Industry Voices—Facing unprecedented challenges, America's hospitals and health systems need help now

When has inflation ever been so high in recent decades, cost increases so steep for drugs, supplies and equipment and workforce challenges so widespread, all amid a global health emergency? Never, which is why hospitals and health systems on the front lines are now facing unprecedented challenges and pressures.

With one-third of hospitals operating in the red and another one-third barely breaking even prior to the pandemic, hospitals now face severe staffing shortages, supply chain breakdowns, skyrocketing prices for drugs and supplies and near-historic levels of inflation. This tsunami of challenges is exerting tremendous pressure on hospitals and health systems’ ability to provide access to care to their patients and communities. While hospitals appreciate the pandemic relief from Congress, it is essential that Congress help support hospitals to shore up the cornerstone of our nation’s medical care.

First, COVID-19 delivered shock waves, overwhelming our staff and caregivers, while forcing hospitals to spend tremendous amounts to secure personal protective equipment (PPE) and other needed supplies and equipment. Many hospitals also had to shut down nonemergency care—some due to government orders—to continue to provide emergency care and to treat large influxes of COVID-19 patients. Hospitals and health systems quickly set up alternative sites of care, hospital-at-home programs, testing centers and deployed other innovative strategies to care for patients during the pandemic.

However, the pandemic was just the beginning of the operational challenges. According to the U.S. Department of Labor, hospital employment is still down over 40,000 from March of 2020. Simultaneously, per-patient labor expenses rose by nearly 20% from 2019 to 2021. Keep in mind that over 50% of a hospital’s expenses are workforce costs, so even minor changes in labor expenses can have a spiraling impact on a hospital’s budget.

Workforce shortages also intensified during over the last two and a half years. In 2019, hospitals spent an average of 4.7% of their total nurse labor expenses for contract travel nurses, which skyrocketed to 38.6% in January 2022. While staffing agencies have helped hospitals fill gaps during the pandemic, hourly rates of contract staffing agencies shot up by an incredible 213% compared to pre-pandemic times, further straining hospital resources.

According to a report released by the HHS Office of Health Policy, persistent labor shortages are anticipated in the health care sector––and they might get worse. Primary care physicians may be in short supply across 37 states by the year 2025. Not surprisingly, rural areas are projected to be the worst affected in terms of provider availability. An aging health care workforce remains a significant concern—nearly 50% of registered nurses are over 50 years old, and 44% of physicians in 2019 were at least 55 years old. A dearth of clinical sites and qualified faculty to train the next generation of clinical care providers will further exacerbate the access to care issue.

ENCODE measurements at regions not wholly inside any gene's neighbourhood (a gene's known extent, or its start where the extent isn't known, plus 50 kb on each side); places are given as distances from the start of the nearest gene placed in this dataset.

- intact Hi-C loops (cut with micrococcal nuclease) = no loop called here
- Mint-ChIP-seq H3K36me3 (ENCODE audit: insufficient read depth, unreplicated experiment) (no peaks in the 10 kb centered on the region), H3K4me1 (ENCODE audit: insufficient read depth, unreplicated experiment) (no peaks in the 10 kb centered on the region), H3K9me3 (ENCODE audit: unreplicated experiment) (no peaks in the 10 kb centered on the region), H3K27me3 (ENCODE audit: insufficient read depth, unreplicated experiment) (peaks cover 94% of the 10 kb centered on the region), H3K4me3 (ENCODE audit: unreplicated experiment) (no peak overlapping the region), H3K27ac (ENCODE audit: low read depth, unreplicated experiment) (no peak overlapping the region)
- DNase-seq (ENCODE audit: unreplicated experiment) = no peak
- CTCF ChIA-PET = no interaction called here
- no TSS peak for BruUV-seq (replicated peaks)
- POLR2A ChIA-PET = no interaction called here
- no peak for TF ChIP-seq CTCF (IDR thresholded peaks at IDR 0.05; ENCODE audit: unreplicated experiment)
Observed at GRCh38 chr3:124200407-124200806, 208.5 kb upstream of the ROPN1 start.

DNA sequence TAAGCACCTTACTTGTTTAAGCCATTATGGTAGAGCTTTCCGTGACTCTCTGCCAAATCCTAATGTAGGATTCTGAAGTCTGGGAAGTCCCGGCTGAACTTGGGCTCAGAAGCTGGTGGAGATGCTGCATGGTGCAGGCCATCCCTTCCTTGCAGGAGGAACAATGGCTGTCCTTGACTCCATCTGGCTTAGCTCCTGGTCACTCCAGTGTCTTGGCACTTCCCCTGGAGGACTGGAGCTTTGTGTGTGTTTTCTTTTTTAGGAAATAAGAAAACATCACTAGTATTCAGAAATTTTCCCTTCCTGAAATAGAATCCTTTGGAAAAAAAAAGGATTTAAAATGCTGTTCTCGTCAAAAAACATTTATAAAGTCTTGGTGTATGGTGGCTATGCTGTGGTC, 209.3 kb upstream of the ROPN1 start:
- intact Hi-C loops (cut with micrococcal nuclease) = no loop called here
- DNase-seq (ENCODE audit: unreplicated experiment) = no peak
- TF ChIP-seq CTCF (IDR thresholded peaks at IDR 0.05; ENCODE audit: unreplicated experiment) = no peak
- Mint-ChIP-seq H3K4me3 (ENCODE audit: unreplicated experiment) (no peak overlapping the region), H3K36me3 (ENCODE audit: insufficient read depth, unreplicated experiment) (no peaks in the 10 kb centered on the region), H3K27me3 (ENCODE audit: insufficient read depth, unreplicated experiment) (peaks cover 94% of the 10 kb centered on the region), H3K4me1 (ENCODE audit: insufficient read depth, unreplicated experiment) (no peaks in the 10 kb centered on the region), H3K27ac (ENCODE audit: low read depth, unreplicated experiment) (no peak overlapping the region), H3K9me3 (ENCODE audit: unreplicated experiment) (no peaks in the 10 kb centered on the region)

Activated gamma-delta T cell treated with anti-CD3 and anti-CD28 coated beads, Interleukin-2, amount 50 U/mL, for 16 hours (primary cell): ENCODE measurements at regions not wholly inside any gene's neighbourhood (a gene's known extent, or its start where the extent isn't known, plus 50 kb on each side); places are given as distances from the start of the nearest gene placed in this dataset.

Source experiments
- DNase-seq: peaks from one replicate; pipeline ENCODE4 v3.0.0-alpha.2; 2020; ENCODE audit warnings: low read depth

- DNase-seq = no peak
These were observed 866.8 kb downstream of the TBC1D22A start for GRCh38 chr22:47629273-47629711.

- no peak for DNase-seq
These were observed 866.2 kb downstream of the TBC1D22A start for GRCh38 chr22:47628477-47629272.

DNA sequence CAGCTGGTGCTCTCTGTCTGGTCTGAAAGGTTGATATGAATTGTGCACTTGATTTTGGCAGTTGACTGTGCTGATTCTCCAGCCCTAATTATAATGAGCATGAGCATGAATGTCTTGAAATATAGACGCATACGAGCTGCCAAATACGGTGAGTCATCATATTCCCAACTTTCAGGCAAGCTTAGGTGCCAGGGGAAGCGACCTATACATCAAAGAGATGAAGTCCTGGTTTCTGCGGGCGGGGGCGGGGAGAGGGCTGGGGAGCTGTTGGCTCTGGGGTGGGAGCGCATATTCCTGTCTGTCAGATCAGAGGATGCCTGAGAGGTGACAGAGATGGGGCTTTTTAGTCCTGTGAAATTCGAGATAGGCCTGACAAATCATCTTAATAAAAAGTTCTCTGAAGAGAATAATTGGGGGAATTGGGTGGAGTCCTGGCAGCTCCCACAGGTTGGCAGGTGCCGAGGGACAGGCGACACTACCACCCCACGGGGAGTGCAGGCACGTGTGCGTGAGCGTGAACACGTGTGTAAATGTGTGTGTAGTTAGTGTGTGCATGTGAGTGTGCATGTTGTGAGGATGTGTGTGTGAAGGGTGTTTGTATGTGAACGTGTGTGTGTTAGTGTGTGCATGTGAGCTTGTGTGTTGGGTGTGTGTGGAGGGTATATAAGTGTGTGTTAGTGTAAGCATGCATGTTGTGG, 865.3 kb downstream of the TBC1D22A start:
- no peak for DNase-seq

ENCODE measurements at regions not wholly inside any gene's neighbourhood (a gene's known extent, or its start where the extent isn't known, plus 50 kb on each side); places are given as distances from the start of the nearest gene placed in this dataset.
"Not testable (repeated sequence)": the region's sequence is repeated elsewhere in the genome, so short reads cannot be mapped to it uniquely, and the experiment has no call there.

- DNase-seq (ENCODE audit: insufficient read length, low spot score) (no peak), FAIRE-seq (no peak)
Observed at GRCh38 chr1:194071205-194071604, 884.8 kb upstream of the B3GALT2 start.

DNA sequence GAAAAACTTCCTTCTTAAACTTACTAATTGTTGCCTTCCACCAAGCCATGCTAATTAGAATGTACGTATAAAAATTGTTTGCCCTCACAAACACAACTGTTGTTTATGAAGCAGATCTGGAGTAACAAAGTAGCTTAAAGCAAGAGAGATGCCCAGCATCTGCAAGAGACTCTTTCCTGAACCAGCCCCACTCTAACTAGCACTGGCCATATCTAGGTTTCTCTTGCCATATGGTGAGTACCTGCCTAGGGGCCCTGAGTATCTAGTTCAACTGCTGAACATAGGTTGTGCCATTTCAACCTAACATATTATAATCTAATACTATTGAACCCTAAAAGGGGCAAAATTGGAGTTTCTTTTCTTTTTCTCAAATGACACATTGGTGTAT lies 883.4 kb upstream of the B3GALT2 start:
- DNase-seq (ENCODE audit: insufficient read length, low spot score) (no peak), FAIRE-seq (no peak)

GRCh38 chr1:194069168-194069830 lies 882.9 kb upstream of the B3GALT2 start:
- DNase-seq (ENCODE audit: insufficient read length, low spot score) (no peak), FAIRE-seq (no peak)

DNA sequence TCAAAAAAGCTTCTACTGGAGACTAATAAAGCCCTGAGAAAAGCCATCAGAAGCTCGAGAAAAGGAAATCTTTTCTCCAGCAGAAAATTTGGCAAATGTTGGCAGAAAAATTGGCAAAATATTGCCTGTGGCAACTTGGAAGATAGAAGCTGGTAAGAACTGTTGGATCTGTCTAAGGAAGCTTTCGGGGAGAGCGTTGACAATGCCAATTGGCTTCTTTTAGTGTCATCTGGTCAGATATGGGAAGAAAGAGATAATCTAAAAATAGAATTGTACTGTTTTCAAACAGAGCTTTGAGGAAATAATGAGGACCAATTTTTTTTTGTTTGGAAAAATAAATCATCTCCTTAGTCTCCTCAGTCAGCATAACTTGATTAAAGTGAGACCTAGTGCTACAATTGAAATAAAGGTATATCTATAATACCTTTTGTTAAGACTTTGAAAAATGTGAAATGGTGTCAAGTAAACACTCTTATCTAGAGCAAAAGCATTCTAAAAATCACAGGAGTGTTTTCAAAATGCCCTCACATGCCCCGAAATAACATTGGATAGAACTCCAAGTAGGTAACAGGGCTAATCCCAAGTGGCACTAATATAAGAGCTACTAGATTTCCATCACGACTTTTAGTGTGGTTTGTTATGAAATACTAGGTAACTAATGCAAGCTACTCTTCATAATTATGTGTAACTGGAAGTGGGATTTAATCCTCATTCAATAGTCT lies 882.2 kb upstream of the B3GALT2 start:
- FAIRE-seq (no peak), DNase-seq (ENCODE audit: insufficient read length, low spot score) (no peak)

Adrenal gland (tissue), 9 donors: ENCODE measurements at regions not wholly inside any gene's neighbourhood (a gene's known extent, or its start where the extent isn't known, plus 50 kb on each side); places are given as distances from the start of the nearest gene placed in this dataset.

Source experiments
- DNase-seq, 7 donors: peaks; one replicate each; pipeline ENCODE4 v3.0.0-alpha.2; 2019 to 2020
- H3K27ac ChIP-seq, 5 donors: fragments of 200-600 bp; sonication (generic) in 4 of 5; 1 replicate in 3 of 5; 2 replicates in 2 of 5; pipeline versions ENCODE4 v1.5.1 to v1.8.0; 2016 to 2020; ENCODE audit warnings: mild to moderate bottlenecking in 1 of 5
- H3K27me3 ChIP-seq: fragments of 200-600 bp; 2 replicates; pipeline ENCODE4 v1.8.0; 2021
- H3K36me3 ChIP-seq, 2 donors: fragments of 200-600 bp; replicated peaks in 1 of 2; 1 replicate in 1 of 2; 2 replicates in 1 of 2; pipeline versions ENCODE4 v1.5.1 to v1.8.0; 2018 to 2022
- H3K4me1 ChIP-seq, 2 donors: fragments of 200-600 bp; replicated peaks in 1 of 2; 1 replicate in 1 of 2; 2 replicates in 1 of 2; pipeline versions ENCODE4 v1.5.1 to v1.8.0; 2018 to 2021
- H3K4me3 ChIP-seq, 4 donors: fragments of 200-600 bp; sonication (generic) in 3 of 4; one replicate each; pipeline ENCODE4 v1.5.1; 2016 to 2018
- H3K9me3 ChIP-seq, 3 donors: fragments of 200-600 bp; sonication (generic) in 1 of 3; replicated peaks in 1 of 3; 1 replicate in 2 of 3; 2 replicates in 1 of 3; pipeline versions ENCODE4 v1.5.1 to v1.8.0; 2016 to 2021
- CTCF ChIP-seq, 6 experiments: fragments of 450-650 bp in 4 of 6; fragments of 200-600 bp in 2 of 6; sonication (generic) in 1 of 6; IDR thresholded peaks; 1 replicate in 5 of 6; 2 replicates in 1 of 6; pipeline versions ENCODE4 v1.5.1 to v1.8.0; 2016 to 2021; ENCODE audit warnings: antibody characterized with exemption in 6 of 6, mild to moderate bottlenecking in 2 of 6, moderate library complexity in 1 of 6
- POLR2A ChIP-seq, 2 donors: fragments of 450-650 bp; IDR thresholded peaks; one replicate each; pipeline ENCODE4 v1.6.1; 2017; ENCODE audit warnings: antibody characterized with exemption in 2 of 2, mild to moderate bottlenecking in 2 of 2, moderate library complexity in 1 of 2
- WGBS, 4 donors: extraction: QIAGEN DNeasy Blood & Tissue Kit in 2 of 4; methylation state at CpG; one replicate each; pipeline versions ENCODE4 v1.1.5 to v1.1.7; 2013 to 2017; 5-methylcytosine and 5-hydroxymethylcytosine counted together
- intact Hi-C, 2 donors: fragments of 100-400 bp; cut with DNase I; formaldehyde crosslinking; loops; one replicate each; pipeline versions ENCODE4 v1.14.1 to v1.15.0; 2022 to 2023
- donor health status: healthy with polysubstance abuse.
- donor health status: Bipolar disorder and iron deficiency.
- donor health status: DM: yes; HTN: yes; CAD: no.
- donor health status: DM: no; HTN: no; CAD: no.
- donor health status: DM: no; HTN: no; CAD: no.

It does not end with workforce issues. Non-labor costs have also escalated:

  • Per-patient drug expenses rose by nearly 37% compared to pre-pandemic levels.
  • Hospitals spent over 20% more on supplies in 2021 per patient than before the pandemic.
  • ICUs and respiratory care departments directly involved in COVID-19 patient care saw a 31.5% and 22.3% jump, respectively, in medical supply costs.
  • The average length of hospital stays for patients increased by nearly 10% in 2021 compared to 2019.

Any one of these challenges is alarming on its own. But all of them occurring at once —in tandem with the highest inflation rate in nearly half a century — is a real crisis. Just as policymakers stepped up to help keep hospitals afloat during the early days of the pandemic so they could continue to provide care to patients, so too must our nation’s leaders rise to the occasion now.

To help protect patients’ access care, we continue to call for Congress to:

  • Halt cuts to Medicare payments to hospitals, health systems and other providers;
  • Extend or make permanent critical waivers that have improved patient care; and
  • Hold commercial health insurers accountable for improper business practices —especially those that take caregivers away from the bedside to deal with burdensome administrative hurdles.

These necessary steps will provide critical support as the hospital field contends with a financial crisis, staffing shortages and increasing labor costs. Safeguarding the workforce and financial stability of our frontline care organizations means continued access to quality care for our patients and the wider community. Congress must act quickly to help hospitals and health systems address current challenges — and ensure they can provide needed care in the years to come.

Stacey Hughes is the executive vice president for government relations and public policy for the American Hospital Association.